Many analysts outside the mainstream herd have been making dire predictions
about the collapse of the economies of the Western bloc for the past several years, myself included. Those predictions have not come to pass. Does this mean that we were wrong, or at best woefully premature in our thinking? Simply, no.
Analysis (and prediction) is based upon the rational
assessment of data. It is (or at least is supposed to be) a purely logical extrapolation based upon existing trends and parameters. Part of this "rational assessment" is the presumption that the various actors and authorities in our markets and economies will respond to these trends and parameters in a rational manner.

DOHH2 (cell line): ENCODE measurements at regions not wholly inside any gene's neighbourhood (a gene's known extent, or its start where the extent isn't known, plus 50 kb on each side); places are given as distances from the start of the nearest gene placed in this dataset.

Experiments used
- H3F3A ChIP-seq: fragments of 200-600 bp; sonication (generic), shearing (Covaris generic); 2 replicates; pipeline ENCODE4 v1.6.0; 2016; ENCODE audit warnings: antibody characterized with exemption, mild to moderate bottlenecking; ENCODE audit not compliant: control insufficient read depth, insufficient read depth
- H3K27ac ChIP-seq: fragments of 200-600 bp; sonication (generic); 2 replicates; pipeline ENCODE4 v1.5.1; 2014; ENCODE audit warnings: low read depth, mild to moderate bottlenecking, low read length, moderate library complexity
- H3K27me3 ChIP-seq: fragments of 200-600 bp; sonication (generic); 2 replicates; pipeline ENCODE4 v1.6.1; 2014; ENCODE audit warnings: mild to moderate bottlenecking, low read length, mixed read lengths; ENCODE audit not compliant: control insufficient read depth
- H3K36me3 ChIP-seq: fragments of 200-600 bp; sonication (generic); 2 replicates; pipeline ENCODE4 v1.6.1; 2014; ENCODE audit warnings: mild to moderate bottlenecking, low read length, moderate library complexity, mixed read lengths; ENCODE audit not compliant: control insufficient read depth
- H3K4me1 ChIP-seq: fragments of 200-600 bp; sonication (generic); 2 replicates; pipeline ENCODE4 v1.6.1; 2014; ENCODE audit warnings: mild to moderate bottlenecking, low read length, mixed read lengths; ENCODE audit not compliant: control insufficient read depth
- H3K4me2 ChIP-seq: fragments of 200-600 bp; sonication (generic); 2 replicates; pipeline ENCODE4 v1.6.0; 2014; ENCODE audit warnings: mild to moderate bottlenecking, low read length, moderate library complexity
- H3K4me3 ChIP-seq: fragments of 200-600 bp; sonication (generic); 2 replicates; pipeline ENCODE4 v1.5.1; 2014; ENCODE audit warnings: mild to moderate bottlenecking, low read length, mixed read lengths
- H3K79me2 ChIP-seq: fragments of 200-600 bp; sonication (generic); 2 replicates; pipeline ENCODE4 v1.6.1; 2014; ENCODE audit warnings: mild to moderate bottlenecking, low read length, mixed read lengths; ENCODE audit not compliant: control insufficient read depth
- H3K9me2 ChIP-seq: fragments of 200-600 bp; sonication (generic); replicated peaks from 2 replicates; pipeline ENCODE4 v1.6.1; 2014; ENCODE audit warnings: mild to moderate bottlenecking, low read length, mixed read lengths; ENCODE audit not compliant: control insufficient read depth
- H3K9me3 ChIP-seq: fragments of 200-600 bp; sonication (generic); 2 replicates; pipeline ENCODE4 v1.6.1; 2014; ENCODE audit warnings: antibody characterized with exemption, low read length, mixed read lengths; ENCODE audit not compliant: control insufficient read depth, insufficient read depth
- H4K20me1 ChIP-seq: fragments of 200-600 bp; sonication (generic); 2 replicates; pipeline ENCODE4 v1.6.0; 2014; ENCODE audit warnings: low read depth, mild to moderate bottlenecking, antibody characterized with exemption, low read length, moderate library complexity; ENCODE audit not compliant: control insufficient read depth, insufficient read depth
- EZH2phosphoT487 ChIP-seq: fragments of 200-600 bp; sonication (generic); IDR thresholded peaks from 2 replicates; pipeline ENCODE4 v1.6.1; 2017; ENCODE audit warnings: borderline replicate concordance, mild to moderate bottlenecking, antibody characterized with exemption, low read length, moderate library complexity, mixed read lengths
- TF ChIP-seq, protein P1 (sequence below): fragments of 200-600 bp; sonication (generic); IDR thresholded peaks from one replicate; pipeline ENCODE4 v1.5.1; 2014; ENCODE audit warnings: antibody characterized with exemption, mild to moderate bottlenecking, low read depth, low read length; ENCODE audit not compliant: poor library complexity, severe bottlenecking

This is not merely a reasonable basis for engaging in analysis, it is the only basis. The only option to expecting rational behavior from these various participants would be to expect irrational/arbitrary behavior. However, by definition, irrational/arbitrary behavior is unpredictable. Thus such an approach is no longer "analysis" at all. It devolves into a mere guessing-game.
So we expect rational behavior and rational responses to various economic/market stimuli because we have no other choice, and when we don't see such behavior this inevitably skews all analysis based on such rational expectations. What is important to note, however, is that irrational/arbitrary behavior (and thinking) does not invalidate such rational assessments and predictions - at least not those based upon Big Picture trends/parameters - it merely alters the time-horizon.